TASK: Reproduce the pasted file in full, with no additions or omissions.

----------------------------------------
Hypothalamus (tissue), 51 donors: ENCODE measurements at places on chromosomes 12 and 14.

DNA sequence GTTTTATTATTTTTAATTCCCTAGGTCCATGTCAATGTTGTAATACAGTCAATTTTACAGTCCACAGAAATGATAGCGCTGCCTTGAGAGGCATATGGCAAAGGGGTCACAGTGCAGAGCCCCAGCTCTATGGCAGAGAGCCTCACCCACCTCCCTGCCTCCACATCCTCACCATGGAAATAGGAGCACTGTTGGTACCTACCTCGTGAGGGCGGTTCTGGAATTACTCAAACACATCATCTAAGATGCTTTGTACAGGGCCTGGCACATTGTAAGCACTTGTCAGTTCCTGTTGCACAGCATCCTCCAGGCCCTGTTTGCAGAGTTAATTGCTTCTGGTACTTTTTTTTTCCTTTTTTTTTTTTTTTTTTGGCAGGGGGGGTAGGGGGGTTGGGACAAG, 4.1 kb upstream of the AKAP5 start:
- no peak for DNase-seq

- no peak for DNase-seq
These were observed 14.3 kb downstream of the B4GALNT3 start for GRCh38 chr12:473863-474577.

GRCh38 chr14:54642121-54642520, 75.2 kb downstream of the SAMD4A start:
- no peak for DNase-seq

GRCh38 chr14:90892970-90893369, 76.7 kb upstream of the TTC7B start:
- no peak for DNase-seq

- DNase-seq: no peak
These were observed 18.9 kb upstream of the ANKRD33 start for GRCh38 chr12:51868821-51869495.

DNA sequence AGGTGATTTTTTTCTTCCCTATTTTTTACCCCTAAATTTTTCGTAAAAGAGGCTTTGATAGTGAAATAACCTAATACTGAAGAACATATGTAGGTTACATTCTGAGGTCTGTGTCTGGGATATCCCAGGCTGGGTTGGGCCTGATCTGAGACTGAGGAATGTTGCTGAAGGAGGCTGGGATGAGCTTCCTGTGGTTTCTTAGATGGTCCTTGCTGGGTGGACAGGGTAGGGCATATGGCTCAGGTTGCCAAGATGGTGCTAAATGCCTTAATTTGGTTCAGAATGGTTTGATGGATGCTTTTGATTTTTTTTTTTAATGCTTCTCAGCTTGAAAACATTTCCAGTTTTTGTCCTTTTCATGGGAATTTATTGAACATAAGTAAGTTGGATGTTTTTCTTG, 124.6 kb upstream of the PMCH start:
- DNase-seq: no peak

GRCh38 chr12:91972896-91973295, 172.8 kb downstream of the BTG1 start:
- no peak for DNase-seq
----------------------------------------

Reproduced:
Hypothalamus (tissue), 51 donors: ENCODE measurements at places on chromosomes 12 and 14.

DNA sequence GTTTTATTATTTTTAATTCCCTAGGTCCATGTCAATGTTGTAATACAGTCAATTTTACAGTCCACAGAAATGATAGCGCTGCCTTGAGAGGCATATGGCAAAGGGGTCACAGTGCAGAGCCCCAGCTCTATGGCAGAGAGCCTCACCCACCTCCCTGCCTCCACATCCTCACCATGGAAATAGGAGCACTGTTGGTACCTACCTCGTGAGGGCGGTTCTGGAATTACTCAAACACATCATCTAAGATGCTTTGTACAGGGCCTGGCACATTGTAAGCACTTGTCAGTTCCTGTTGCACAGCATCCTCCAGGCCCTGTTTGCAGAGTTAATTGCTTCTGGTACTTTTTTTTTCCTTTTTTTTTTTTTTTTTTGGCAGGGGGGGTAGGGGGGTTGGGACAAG, 4.1 kb upstream of the AKAP5 start:
- no peak for DNase-seq

- no peak for DNase-seq
These were observed 14.3 kb downstream of the B4GALNT3 start for GRCh38 chr12:473863-474577.

GRCh38 chr14:54642121-54642520, 75.2 kb downstream of the SAMD4A start:
- no peak for DNase-seq

GRCh38 chr14:90892970-90893369, 76.7 kb upstream of the TTC7B start:
- no peak for DNase-seq

- DNase-seq: no peak
These were observed 18.9 kb upstream of the ANKRD33 start for GRCh38 chr12:51868821-51869495.

DNA sequence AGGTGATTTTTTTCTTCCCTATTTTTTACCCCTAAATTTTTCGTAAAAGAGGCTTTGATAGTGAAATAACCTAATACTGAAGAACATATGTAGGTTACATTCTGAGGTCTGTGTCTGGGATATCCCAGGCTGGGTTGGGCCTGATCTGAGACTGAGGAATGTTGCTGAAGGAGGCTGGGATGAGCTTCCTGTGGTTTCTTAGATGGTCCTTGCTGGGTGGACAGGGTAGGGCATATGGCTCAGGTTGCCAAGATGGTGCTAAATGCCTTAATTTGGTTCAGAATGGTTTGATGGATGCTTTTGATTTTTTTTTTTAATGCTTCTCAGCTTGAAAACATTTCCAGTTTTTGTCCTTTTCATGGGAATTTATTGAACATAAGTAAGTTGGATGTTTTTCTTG, 124.6 kb upstream of the PMCH start:
- DNase-seq: no peak

GRCh38 chr12:91972896-91973295, 172.8 kb downstream of the BTG1 start:
- no peak for DNase-seq